On this blog, I plan to periodically give a list of interesting books I’m reading, with short notes on my thoughts about them. In the future I may also do reviews of books I’ve finished, but for now it’s works in progress.
I. A South-Side View of Slavery, by Rev. Nehemiah Adams
I’m about half done with this. It was written by a Boston abolitionist, and yet turned out, against all odds, relatively favorable to the South’s ‘peculiar institution’. Rev. Adams was anything but blind to slavery’s abuses, but he was also a firm counterweight to the ideologues in his movement who would have put the South to fire and sword to emancipate the Negro. A fascinating read and well-worth your time. The Radish has an excellent introduction to the book if you’re interested.
II. A Defence of Virginia, and Through Her, of the South, by Rev. R.L. Dabney
Robert Louis Dabney was a Southern Presbyterian theologian and a Confederate army chaplain. He was, according to La Wik, also the chief of staff and biographer to General Thomas ‘Stonewall’ Jackson. I was introduced to his thought through Faith and Heritage‘s series Dabney on Sunday, but was brought to pay attention to him through frequent references to his predictions at Mencius Moldbug’s blog Unqualified Reservations. Unlike Rev. Adams, Rev. Dabney’s bias is entirely in favor of Southern slavery, which must be borne in mind when reading his work. Nevertheless, it is fascinating and well worth your time. It can be downloaded for free at the Dabney Archive.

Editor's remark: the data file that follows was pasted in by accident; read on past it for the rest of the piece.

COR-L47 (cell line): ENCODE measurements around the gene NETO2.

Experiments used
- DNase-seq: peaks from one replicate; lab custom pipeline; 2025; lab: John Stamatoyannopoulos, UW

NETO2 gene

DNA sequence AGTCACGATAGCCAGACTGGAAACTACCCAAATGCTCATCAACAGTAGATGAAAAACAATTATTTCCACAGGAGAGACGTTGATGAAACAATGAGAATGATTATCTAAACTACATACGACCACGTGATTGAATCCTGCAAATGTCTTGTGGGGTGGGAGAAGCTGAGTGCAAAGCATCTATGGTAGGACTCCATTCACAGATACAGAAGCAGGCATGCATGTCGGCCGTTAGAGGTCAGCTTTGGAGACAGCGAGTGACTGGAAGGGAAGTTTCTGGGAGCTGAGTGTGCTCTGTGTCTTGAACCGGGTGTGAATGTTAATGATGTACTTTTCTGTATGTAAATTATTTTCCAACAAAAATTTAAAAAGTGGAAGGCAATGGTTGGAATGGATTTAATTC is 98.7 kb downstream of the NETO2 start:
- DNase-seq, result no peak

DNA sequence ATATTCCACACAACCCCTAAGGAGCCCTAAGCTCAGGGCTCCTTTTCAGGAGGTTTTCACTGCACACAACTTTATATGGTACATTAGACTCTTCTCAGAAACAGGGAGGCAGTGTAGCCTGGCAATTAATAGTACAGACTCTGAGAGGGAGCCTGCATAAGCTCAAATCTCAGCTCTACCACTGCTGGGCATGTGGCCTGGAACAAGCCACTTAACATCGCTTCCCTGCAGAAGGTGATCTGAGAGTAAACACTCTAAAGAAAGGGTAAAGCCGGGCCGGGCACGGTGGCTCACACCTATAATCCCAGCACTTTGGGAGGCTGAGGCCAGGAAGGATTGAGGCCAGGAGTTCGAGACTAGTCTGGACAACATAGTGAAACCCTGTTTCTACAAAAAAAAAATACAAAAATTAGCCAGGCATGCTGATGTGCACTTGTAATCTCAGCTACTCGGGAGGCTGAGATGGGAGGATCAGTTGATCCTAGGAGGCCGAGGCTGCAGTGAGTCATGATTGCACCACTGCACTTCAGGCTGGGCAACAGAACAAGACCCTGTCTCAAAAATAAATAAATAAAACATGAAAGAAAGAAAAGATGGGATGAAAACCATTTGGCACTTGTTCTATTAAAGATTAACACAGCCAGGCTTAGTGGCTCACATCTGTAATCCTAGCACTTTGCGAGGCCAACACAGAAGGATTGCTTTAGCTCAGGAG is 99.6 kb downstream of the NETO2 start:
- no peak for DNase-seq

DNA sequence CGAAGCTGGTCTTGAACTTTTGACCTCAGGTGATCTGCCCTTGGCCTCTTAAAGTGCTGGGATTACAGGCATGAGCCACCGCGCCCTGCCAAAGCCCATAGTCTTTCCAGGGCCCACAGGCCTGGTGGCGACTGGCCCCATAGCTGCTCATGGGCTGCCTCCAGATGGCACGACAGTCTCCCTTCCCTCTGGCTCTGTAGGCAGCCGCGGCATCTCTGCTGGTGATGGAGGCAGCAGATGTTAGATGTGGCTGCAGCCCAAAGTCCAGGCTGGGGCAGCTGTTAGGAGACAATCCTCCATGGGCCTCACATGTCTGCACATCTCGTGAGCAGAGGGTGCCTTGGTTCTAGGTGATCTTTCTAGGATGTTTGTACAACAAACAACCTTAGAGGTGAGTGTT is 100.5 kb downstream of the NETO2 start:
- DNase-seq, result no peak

III. Patriarcha, or the Natural Power of Kings, by Sir Robert Filmer.
Sir Robert Filmer was a seventeenth-century Tory and a defender of the Divine Right of Kings. I haven’t read enough of his work to render a complete judgment as yet, but I am certainly intrigued by anything that offers an alternative to the historically bankrupt ‘social contract’ theory.